Creating a culture of slavery prevention

Prevention is better than the cure is how the saying goes and surely it is no less true for modern slavery. Of course ‘rescuing’ and releasing victims is important, but how much better would it be if they had not been enslaved in the first place?

Three things have become clear to us at The Clewer Initiative recently:

1. We know from the latest figures from the National Crime Agency that British people are hugely at risk of falling prey to modern slavery. The homeless and young people are particularly vulnerable.

2. We also know from the Modern Slavery Helpline’s annual report, which Justine Currell, the director, spoke about at our national network day, that they are seeing an emerging trend of traffickers recruiting from places of worship.

3. Additionally, in our trainings across the country again and again people have told us stories of encounters they have had which - they are only at that moment realising - could have been modern slavery.

The Church of England runs approximately 33,000 social action projects serving vulnerable people in the UK, so it seemed obvious to us that one way to prevent modern slavery would be to raise awareness amongst those who are running and volunteering at those projects. If we could train each and every volunteer to spot the signs of traffickers recruiting from their projects, maybe we could prevent thousands of people from being exploited.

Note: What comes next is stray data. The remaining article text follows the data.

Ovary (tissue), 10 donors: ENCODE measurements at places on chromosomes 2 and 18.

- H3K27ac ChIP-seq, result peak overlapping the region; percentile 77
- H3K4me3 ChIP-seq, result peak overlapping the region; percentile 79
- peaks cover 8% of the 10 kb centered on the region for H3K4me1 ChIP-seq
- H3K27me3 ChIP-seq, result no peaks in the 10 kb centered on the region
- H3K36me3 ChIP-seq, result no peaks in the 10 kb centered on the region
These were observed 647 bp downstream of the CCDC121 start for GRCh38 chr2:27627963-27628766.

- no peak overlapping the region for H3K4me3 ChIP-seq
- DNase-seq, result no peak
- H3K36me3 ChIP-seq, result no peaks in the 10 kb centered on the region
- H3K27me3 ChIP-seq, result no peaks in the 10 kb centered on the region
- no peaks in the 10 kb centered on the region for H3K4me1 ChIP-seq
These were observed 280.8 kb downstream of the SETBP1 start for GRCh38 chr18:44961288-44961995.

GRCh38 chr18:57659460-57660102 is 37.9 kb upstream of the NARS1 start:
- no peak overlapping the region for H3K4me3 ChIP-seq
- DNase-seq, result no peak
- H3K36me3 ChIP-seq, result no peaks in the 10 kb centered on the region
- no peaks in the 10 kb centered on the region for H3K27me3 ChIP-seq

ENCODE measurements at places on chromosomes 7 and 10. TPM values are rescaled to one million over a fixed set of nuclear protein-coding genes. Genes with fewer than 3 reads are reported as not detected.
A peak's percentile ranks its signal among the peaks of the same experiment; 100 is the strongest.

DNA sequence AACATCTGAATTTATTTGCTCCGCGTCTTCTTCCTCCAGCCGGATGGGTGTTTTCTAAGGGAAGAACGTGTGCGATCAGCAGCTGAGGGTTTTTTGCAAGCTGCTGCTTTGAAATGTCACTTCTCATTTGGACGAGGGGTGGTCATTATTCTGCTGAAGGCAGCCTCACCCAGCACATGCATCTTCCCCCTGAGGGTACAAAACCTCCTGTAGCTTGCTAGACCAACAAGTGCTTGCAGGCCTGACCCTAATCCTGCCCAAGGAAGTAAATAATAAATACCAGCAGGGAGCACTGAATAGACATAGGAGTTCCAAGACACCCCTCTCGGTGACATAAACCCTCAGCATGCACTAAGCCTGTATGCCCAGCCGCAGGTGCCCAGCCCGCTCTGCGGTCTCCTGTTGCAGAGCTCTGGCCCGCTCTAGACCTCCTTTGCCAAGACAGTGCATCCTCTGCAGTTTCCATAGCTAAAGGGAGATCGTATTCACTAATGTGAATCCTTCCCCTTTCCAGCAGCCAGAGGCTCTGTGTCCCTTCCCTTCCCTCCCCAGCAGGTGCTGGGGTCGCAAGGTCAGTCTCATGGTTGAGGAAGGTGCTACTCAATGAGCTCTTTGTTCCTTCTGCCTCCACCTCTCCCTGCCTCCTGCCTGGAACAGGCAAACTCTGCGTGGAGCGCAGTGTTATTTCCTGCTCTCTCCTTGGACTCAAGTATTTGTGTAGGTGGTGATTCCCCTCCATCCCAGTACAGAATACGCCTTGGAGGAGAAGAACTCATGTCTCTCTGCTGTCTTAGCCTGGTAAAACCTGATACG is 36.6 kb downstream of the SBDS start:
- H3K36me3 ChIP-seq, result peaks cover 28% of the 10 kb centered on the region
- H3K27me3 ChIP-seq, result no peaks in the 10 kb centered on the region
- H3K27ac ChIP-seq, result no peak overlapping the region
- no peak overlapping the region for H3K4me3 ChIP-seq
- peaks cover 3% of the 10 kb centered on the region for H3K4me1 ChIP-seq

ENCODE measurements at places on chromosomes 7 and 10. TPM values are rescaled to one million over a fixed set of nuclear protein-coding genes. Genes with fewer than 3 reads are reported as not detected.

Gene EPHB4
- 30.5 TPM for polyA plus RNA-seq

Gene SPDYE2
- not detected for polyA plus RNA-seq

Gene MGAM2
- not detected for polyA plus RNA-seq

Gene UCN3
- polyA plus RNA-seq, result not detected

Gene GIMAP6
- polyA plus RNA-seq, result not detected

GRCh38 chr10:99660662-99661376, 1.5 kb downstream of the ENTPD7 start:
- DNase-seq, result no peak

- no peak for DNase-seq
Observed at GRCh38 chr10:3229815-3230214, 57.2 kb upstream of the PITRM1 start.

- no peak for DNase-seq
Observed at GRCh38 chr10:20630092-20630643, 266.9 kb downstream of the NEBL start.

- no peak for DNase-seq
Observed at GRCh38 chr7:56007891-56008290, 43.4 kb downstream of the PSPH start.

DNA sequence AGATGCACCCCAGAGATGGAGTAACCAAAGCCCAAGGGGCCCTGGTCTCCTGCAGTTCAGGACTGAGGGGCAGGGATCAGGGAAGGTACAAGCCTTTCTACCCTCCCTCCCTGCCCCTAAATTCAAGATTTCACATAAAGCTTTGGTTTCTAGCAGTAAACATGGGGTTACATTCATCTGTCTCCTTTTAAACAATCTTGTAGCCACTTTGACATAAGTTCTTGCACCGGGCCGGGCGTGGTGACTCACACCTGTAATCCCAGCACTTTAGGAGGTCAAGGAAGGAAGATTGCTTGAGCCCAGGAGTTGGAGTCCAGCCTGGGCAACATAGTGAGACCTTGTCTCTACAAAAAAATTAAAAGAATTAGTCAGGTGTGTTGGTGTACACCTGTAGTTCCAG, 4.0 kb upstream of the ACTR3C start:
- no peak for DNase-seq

To that end, we worked with the Gangmasters and Labour Abuse Authority (GLAA) and Helen Styles, one of the Diocesan Safeguarding Advisers for the Diocese of Bristol, to develop a Safeguarding and Modern Slavery training. It builds on our online safeguarding courses and starts to look at how social action projects can build in clear pathways for reporting incidences of modern slavery.

Helen and Lys Ford from the GLAA delivered the training in Bristol in June to a group of people volunteering in various capacities in social action projects. They gave us several case studies to work through, all of which could appear in a local community and have outcomes that aren’t necessarily modern slavery. Building on the safeguarding practice of the Church of England, Helen emphasised that it is not our job to investigate whether what we have seen is definitely modern slavery, instead we should be passing on anything that concerns us. What is key is making sure we build modern slavery into our training for social action projects. This makes sure everyone knows the signs, and the reporting lines to follow if they see something that concerns them.

Creating a culture of preventing modern slavery begins with our safeguarding training. Are you confident that you would know what to do if you had concerns about someone in your project? Get in touch with us to find out more about training that is available in your area.